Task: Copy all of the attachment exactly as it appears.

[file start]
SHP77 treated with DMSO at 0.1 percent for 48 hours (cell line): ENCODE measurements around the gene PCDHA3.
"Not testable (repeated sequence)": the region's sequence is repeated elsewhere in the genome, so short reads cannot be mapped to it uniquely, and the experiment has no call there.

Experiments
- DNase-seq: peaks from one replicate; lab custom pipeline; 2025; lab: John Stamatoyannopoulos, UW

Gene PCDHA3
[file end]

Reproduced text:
SHP77 treated with DMSO at 0.1 percent for 48 hours (cell line): ENCODE measurements around the gene PCDHA3.
"Not testable (repeated sequence)": the region's sequence is repeated elsewhere in the genome, so short reads cannot be mapped to it uniquely, and the experiment has no call there.

Experiments
- DNase-seq: peaks from one replicate; lab custom pipeline; 2025; lab: John Stamatoyannopoulos, UW

Gene PCDHA3